Michael Viney: Elusive water rails easier to hear than to spot
Our feral American mink now top the list of water-bird predators in reed-bed habitats
Water rail illustration by Michael Viney
A broad wedge of tall and tight-packed reeds divides the last raggedy fields at the edge of the strand. To me it’s a marsh; a few hectares of land lost in a tawny fog, at the foot of a low cliff, the mountain river running nearby.
Sometimes in winter enough water floods in to set up glittering spaces for whooper swans to settle on. Once, a dozen of them flew up suddenly to amaze me - “a sharing of space,” I rhapsodized, “a determination of arc, an excited, confirmatory chorus”. Goodness.
That, it seems, is as much as I know of the wildlife of the marsh; a lost piece of landscape I have passed countless times along the boreen to the shore. Even Sunday shooters who sometimes prowl around its edge have never – in my hearing, that is – actually shot a duck, though marshes and mallard should go together.
I have guessed that certain of the splay-footed Rallidae – the family of moorhen and coot – must be in there somewhere, too, if only I’d watch for long enough and if the mink hasn’t killed them all by now.
A recent image of a corpse sent to “Eye on Nature” has, however, introduced a further reed-land bird, its observation needing patience not given to many men and exercised most productively in winter, when water rails most often venture forth.
As one of them, the Belfast ornithologist Anthony McGeehan, has written: “If you can live with just hearing this species, rather than seeing it, you will avoid much frustration.”
Our ornithological friend and neighbour, David Cabot, has heard the birds ‘squealing like pigs’ in marshy areas of a lake on the headland
And even our ornithological friend and neighbour, David Cabot, who knows every feather of these wetlands, confesses only to auditory encounter.
He has heard the birds “squealing like pigs” in marshy areas of a lake on the headland, too small and lost to have a name. The simile is standard for vocalisations of the water rail, Rallus aquaticus, even among birders (sometimes piglets are preferred).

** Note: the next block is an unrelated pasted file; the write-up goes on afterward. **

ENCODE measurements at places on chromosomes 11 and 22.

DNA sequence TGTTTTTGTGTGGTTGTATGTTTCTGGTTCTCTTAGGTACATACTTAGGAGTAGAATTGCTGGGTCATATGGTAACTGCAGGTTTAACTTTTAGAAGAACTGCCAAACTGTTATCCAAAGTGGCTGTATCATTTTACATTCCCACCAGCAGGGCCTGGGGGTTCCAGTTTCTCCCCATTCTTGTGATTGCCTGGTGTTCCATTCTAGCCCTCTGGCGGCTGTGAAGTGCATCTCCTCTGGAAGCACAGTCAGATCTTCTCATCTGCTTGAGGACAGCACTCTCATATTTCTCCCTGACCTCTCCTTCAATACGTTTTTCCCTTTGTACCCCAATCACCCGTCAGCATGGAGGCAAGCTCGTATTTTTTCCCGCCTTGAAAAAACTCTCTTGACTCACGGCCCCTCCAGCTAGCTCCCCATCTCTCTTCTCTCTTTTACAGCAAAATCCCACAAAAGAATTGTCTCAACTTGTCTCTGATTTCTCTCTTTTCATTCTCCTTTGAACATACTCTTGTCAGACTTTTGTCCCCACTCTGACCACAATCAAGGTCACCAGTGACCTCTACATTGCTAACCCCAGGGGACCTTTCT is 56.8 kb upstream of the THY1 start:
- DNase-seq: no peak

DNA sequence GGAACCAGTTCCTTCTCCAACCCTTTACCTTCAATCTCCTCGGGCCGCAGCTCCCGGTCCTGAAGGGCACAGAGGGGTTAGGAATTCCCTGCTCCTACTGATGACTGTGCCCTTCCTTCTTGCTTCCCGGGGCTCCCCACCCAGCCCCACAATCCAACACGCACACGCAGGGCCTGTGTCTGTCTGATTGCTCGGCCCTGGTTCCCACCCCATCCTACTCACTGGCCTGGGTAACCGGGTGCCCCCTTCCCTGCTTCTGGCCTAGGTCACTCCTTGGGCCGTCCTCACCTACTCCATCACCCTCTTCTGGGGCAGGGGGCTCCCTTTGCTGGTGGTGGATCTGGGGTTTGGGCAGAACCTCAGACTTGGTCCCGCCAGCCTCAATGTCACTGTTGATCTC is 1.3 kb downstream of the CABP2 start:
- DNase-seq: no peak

The rail that turned up dead on a suburban footpath in south Dublin last month was a match for a similar rare fatality in Bray, Co Wicklow, in March, puzzling some inquisitive and bird-wise children on their way home from school. Both finds matched seasonal peaks in winter migration of European water rails to and from Ireland. They fly at night, so east coast suburbs strung with wires may enter the story.
The generally weak flight of the Rallidae family, on short, rounded wings, make any long migration seem improbable. Yet the corncrake – otherwise the land rail – does it too, with even further to fly.
A water rail deserves to show itself more often. Along with boldly-streaked back and bright red dagger of a bill, comes McGeehan’s observation of “velveteeen, slate-grey underparts [that] glow with a bluish light”.
My illustration borrows from his photograph in the excellent Birds Through Irish Eyes (2012).
His book told me something else I didn’t know, that the bird can, on occasion, be murderous. Smaller and slimmer than the moorhen, and pushing through narrower gaps between the reeds, it has been known to kill wren, sparrow and blue tit for food, drowning them beneath its capacious claws. One has to wonder what these were doing in such watery shadows in the first place.
Ireland’s water rails are resident and abundant and were once an occasional offering in winter on food market stalls of Dublin. Today they are an ecological “umbrella species” for monitoring the general quality of reed-bed habitats – monitoring, that is, acoustically, through taping their responses to the broadcast of rail mating calls.
Our feral American mink now top the list of water-bird predators, topped up by wrong-headed ’liberation’ raids by animal activists on fur farms
BirdWatch Ireland seems to have monitored enough wetlands to rate the rails as “amber-listed”, citing a decline in their breeding populations. In Europe, for once, the species is reckoned as “secure”.
Our feral American mink now top the list of water-bird predators, topped up from time to time by wrong-headed “liberation” raids by animal activists on the remaining handful of fur farms.
The toll on Ireland’s ground-nesting and marsh-nesting birds has been incalculable. Any consistent mink control is limited to protecting game birds and inescapably important conservation areas. Mink, meanwhile, have swum even to islands off the west.
Gun clubs have helped to curb the predatory impact of mink freed or released from farms and a once-off mink bounty of €3 per furry mink tail was offered in 2012.
There have been calls for further bounty schemes. But most wildlife biologists see them as temporary and local expedients and a waste of money. Mink are now a naturalised Irish species and their balance will be found in this island’s particular, wetland-rich ecosystem, with its own competitions for territory and prey.
We have to trust there will eventually be room for a modest abundance of Mustela vison, the once-American mink, and enough remaining, if mostly invisible, Rallus aquaticus to greet the day with piglety squeals.